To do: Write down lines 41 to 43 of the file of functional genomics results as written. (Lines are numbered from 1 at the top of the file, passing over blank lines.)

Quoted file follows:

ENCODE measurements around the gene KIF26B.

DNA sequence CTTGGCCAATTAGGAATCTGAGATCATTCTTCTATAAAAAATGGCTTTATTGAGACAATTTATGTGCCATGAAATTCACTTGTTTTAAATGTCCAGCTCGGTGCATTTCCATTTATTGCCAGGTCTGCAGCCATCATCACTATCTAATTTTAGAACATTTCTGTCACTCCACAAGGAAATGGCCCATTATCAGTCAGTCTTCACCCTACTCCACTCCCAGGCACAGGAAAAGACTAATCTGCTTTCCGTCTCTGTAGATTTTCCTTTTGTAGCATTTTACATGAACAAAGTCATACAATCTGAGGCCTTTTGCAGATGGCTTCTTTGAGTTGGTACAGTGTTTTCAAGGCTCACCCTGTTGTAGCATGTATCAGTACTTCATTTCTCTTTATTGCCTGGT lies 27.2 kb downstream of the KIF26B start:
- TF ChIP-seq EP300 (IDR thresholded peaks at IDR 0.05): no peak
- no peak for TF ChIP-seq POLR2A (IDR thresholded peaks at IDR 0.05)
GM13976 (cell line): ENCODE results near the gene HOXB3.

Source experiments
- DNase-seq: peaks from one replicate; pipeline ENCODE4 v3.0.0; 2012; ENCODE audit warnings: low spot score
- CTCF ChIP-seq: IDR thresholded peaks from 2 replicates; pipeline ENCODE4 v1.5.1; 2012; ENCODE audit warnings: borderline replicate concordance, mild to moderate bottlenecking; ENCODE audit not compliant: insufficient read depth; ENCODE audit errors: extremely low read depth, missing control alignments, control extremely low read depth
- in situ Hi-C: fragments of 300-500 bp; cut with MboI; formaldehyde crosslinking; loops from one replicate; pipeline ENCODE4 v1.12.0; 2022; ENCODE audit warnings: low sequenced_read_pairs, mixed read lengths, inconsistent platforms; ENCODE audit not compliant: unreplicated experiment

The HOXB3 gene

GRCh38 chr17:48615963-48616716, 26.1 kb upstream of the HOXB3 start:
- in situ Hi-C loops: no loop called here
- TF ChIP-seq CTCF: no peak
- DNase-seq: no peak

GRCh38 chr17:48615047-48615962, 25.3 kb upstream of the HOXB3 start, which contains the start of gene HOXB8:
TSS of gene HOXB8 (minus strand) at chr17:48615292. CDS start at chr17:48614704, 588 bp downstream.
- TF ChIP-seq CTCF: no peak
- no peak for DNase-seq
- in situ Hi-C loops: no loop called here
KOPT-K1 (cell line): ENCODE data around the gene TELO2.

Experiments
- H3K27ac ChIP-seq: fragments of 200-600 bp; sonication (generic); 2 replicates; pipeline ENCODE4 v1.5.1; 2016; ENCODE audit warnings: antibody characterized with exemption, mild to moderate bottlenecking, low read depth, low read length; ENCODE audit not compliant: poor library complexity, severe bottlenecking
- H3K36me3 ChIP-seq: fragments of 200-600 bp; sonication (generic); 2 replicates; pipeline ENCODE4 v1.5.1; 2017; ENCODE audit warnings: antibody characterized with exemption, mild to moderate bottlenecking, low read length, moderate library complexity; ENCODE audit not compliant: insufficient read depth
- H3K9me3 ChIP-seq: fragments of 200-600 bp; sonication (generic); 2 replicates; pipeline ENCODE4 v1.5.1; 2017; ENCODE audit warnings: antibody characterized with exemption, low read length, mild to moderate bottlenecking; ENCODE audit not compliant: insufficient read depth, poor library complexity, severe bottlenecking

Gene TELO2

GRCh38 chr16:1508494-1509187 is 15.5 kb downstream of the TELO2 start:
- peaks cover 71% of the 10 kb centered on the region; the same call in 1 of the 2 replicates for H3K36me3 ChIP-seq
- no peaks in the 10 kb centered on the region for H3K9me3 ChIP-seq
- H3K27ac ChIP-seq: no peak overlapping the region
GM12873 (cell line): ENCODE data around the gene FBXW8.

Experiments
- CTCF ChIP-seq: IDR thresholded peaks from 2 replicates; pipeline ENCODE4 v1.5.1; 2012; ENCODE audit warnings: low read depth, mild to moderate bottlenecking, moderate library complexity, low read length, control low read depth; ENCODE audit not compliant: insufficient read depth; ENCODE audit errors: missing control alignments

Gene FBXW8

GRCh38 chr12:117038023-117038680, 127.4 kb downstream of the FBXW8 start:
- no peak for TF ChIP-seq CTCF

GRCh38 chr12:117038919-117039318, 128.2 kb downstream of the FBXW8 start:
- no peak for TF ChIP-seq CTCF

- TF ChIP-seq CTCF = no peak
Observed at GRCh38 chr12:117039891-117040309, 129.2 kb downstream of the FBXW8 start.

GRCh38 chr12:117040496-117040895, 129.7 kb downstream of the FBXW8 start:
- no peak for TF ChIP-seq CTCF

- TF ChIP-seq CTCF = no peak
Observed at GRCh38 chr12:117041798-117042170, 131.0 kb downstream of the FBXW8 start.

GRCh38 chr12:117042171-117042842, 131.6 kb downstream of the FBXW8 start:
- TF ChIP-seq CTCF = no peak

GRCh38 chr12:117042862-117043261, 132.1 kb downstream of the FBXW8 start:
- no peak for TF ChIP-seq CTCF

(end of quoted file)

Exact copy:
- no peak for TF ChIP-seq CTCF

- TF ChIP-seq CTCF = no peak
Observed at GRCh38 chr12:117041798-117042170, 131.0 kb downstream of the FBXW8 start.